Make sure that your bedroom is really dark — turn of all lights and any appliances with standby lights can be turned off at the wall to reduce blue light pollution. If you want to go all the way — instal leak proof shutters in front of your window. You don’t want the room to be too warm, so consider light blankets, a fan, air conditioning (not directly on you if possible). It’s also worth investing in the right mattress and pillows so that you are extremely comfortable. Diffusing essential oils, playing soothing sounds or music — whatever your dream sleep oasis is … try create that!

2. Give up chores

As a new mom you don’t have to do it all alone — PROMISE! Any chores you have on your agenda can be handled by your partner, family members, best friends (that’s what they’re for) so you can fully focus on recovering and feeding the baby. If you don’t have a support system around you, there are so many services available these days to cook, clean, do laundry, run errands etc.

Some moms like to pump breastmilk and have their partner feed baby at least one night feed, so you can get a headstart on sleep each night.

3. Keep your baby close at night

Consider getting a bassinet or cot that attaches to your bed and enables you to feed him or her at night without having to leave bed. If you have a dim nightlight near bed, you can feed and pop baby back to sleep without fully waking up.

4. Rest when the baby sleeps

Sleep when the baby sleeps — a tale as old as time. Some women can, and some women can’t. A 20–30 minute nap before 2 or 3 pm will refresh you — but those long naps in the late afternoon can make you feel groggy.

A great tip if you’re not like your partner (aka. you can’t fall asleep standing up in the middle of a moshpit), is to set yourself mindful minutes during baby’s day sleeps. Ten minutes of breathing or meditation can actually restore energy similar to the way sleep does. Meditation has also been proven to improve one’s mood and reduce stress — all great things with a newborn!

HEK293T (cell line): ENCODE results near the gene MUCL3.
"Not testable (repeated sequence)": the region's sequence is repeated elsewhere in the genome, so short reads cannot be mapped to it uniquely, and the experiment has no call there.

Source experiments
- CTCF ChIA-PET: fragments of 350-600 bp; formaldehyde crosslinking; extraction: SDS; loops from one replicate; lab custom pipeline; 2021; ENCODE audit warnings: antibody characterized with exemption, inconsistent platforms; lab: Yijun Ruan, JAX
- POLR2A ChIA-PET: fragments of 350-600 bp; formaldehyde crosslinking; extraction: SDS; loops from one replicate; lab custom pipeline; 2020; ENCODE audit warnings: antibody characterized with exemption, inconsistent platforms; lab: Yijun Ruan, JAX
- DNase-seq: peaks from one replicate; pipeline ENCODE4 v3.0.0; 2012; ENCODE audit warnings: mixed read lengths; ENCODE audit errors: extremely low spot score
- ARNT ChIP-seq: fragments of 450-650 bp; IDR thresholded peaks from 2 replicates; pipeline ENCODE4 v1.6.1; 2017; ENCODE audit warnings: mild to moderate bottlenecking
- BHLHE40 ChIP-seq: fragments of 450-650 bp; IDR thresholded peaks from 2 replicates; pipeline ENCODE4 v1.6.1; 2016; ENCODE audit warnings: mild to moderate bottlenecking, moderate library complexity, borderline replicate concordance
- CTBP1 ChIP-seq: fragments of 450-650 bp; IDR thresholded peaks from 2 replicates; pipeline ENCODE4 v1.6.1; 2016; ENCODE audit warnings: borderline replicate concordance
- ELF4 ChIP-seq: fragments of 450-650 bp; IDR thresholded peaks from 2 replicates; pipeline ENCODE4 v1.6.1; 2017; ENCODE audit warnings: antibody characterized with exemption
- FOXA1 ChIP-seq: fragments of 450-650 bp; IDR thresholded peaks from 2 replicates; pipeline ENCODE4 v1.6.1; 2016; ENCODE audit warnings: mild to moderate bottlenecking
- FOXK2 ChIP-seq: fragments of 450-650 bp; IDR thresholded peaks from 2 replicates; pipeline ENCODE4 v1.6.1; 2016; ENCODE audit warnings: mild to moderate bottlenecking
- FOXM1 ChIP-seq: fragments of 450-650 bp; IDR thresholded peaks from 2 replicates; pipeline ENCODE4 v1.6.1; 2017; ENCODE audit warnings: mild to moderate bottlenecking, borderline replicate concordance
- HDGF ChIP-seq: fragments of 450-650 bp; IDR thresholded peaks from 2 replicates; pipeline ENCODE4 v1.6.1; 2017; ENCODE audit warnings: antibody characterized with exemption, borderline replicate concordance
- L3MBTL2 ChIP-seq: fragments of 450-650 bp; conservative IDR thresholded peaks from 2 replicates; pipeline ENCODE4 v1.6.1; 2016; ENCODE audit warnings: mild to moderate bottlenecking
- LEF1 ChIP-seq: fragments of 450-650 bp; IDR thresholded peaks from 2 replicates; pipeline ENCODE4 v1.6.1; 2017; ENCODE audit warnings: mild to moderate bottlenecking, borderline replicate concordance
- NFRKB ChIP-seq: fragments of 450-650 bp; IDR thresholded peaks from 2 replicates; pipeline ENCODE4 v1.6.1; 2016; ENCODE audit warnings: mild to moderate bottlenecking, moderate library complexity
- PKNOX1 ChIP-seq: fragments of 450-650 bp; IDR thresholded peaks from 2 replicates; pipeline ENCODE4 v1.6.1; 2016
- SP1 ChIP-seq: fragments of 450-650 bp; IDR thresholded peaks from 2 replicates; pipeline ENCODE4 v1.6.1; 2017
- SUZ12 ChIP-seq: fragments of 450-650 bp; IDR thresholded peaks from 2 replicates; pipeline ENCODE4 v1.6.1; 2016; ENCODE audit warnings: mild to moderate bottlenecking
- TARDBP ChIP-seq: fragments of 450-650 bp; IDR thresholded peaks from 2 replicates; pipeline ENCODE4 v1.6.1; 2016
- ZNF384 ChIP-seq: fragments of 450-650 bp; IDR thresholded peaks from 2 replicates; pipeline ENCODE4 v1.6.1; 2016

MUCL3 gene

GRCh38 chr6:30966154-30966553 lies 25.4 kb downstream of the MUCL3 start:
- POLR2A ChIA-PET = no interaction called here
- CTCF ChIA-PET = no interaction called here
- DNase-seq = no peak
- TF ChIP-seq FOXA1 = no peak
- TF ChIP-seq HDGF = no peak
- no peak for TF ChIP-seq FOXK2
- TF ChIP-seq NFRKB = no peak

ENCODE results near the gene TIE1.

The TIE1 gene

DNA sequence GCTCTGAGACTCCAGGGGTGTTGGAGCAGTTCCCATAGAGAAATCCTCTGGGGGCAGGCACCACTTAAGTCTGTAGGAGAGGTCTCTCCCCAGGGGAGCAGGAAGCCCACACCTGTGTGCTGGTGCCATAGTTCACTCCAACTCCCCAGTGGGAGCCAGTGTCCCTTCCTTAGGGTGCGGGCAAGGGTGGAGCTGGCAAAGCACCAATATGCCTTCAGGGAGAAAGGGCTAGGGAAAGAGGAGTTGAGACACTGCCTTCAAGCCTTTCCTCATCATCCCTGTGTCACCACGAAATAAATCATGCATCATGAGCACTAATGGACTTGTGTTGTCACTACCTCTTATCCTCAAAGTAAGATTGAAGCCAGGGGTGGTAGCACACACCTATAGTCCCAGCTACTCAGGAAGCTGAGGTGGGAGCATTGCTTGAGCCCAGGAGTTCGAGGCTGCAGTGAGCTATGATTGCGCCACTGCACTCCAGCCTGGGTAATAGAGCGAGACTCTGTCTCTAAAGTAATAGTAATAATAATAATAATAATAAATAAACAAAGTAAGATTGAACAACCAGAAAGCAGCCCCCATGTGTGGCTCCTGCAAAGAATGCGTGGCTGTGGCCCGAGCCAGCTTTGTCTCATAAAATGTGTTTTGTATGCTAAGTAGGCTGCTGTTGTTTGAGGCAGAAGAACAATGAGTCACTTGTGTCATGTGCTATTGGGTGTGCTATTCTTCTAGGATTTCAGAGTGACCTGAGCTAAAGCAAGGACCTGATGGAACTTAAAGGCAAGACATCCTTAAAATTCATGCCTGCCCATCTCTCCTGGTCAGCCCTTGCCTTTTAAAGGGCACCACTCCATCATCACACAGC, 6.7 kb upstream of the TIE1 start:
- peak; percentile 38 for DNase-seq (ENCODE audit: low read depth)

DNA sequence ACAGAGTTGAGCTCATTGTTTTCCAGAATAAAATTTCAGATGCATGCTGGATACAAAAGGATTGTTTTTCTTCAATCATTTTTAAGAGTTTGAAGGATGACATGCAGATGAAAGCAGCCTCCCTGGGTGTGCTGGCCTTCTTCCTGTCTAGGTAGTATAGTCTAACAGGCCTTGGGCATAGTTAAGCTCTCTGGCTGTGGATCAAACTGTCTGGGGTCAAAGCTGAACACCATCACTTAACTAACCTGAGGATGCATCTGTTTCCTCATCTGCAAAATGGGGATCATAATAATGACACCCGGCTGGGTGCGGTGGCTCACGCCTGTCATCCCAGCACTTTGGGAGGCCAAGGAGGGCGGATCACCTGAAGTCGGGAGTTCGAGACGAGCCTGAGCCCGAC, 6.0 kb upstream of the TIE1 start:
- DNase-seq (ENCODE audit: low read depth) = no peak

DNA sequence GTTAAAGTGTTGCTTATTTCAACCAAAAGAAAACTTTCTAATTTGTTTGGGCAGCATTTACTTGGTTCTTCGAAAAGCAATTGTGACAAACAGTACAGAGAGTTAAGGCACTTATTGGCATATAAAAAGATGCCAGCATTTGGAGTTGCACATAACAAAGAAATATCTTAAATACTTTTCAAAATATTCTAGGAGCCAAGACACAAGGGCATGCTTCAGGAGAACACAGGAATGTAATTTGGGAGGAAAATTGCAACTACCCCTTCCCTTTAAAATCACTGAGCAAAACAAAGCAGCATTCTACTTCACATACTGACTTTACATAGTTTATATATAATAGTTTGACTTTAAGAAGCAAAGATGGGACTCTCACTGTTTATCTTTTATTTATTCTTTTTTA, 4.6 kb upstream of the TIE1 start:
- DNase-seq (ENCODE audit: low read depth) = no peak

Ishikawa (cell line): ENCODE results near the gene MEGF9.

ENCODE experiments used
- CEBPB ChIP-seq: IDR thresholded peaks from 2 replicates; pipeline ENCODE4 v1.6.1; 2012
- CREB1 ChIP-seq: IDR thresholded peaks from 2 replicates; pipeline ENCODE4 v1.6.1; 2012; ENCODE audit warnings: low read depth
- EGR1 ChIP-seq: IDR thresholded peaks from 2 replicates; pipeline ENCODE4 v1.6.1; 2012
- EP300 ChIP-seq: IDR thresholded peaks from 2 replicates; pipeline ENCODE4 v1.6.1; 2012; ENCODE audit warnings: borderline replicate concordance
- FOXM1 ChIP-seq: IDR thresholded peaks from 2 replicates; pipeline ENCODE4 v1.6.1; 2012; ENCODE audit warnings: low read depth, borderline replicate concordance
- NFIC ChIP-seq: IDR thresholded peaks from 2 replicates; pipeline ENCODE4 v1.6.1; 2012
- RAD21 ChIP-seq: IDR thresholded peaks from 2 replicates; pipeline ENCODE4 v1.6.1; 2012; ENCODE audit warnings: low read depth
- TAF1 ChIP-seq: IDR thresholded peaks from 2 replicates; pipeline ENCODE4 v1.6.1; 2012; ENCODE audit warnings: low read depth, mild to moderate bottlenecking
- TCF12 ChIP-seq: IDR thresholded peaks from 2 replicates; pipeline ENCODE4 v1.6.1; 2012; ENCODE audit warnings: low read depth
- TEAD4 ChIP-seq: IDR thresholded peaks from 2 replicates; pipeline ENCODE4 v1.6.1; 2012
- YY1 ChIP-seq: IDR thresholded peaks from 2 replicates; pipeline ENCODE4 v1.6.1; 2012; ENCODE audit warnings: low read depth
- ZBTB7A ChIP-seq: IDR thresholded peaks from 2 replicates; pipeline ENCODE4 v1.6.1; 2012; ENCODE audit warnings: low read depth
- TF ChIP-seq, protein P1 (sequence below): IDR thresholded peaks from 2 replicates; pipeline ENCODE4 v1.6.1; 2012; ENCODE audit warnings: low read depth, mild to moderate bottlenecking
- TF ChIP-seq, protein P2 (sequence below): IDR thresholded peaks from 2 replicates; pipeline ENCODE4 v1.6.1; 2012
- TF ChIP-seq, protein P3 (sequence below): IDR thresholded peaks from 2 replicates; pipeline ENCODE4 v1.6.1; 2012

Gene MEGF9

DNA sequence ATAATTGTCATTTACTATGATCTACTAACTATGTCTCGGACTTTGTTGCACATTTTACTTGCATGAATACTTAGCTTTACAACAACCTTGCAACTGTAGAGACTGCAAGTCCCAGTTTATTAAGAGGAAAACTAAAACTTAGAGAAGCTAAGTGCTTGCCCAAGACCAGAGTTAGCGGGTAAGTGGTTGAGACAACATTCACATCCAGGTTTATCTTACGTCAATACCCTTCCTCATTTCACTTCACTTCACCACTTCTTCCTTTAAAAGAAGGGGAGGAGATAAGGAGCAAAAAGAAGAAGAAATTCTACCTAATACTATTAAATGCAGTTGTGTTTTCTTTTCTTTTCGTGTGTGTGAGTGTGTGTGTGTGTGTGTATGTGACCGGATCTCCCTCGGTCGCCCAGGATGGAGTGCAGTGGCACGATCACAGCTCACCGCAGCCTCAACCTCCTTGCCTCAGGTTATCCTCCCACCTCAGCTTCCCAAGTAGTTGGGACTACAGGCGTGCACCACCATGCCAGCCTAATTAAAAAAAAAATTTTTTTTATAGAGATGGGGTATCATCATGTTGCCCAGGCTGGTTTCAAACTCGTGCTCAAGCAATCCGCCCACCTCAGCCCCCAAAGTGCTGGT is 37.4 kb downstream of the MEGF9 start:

5. Night time rituals work for parents and babies

As a parent there are a few things you can do to ease yourself into sleep. Try to go to bed at the same time each day and wind you and your baby down. You can do that by turning on white noise, bathing and massaging baby, feeding and swaddling baby, to prepare her for sleep. There’s a lot of evidence that supports developing a routine of consistent times of feeding, napping and bedtime, but remember to be kind to yourself and compassionate to your baby if she doesn’t get what routine is!

6. Move your body, gently.

Once your doctor gives you the ok, taking gentle walks outside will make you feel 10 x better. Either bring baby in a pram or wear your bub — the fresh air and gentle movement will improve sleep quality for both of you.


Things to avoid to improve sleep as a new mother


1. Avoid caffeine

Even though it might seem tempting, too much coffee during the day and especially too late in the day will lead to bad sleep.

2. Don’t nap too late

Napping after 3pm can affect your sleep at night.

3. Don’t have dinner too late

Avoid eating heavy meals late at night or right before going to sleep. We want sleep to be for rest and renewal, rather than digestion.

    4. Stay away from screens

    Once baby is asleep, start preparing for bed as well (or if your partner is doing night feeds, hopefully you’re already asleep!). Scrolling social media or watching Netflix is anything but beneficial for proper rest. Start winding down and avoid screens 1 hour before bedtime.

      5. Don’t try to be the best host

      It’s lovely when family and friends come to visit. But you should be able to excuse yourself and lay down for a nap if you feel like it. It’s the weirdest concept — but truly, let them see baby, let them clean up, but don’t let them get in the way of your recovery.

        And most importantly, try to prioritise self-care. As a new mom, try and spend around 20–30 minutes a day for yourself. Even if it’s listening to music you love whilst doing something else… taking care of your body and mind ensures that you recover well and go through this new exciting motherhood phase in the best possible shape.